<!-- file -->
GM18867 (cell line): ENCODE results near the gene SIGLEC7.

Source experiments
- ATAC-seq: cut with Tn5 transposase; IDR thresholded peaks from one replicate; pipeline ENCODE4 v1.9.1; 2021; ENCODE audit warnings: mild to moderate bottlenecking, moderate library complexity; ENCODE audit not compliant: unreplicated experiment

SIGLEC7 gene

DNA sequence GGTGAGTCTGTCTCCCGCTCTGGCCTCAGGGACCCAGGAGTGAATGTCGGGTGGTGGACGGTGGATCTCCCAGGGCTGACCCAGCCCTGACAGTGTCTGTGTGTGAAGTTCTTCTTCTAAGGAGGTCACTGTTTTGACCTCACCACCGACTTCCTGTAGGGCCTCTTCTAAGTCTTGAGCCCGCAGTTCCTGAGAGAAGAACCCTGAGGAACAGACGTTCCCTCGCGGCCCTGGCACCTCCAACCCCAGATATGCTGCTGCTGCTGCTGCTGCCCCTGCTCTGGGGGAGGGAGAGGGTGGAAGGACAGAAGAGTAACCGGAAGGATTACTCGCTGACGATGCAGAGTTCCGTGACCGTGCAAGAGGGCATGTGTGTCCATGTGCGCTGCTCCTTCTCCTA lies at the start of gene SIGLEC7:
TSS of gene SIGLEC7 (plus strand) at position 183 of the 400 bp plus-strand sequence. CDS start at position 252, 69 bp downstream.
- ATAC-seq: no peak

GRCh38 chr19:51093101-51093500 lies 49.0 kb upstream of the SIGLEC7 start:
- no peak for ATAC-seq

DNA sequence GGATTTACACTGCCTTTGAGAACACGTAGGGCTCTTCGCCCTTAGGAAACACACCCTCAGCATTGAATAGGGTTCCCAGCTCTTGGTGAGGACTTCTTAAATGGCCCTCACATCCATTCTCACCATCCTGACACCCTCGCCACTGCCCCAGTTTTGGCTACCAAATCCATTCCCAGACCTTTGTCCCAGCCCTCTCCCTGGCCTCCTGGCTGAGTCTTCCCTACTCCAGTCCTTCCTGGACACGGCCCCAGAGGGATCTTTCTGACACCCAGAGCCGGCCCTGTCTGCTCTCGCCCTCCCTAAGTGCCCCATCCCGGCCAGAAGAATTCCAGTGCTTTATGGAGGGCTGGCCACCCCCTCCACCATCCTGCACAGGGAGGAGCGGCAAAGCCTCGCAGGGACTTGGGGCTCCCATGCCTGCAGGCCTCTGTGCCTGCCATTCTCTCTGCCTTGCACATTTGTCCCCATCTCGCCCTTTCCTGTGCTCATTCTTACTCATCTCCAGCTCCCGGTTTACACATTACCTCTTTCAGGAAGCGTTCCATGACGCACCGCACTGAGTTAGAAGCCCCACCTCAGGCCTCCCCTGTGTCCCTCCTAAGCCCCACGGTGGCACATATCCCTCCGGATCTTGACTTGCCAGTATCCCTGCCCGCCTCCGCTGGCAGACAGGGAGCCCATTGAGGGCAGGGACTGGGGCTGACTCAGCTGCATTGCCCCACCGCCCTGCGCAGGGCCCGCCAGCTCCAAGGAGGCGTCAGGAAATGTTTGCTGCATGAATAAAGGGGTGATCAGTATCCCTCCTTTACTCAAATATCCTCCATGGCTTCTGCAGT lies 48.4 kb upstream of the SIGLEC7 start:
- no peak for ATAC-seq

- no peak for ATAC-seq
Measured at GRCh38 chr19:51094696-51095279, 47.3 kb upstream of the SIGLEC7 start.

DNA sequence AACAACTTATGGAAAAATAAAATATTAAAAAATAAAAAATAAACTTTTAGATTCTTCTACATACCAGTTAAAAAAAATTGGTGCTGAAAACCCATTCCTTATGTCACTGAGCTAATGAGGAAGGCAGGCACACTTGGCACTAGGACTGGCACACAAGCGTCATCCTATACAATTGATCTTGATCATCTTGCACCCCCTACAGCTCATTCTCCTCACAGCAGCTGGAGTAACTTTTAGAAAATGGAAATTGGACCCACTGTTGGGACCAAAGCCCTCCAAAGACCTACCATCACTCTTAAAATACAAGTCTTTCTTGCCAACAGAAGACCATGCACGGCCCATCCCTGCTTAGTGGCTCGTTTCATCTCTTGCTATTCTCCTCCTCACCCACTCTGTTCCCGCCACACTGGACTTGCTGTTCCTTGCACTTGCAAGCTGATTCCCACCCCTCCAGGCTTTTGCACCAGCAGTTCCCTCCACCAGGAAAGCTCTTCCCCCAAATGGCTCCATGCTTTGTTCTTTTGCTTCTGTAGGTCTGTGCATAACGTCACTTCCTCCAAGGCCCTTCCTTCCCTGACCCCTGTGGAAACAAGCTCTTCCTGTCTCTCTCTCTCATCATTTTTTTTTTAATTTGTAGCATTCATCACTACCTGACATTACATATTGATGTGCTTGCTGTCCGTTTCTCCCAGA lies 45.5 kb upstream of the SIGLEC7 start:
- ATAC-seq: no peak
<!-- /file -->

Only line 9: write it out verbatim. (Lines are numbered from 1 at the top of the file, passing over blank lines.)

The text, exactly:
- no peak for ATAC-seq